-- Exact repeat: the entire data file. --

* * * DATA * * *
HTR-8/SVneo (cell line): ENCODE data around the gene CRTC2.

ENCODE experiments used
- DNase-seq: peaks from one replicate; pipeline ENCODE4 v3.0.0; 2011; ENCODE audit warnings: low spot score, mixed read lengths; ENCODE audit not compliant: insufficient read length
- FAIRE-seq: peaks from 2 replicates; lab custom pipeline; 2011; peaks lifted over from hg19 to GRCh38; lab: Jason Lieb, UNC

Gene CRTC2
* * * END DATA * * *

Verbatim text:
HTR-8/SVneo (cell line): ENCODE data around the gene CRTC2.

ENCODE experiments used
- DNase-seq: peaks from one replicate; pipeline ENCODE4 v3.0.0; 2011; ENCODE audit warnings: low spot score, mixed read lengths; ENCODE audit not compliant: insufficient read length
- FAIRE-seq: peaks from 2 replicates; lab custom pipeline; 2011; peaks lifted over from hg19 to GRCh38; lab: Jason Lieb, UNC

Gene CRTC2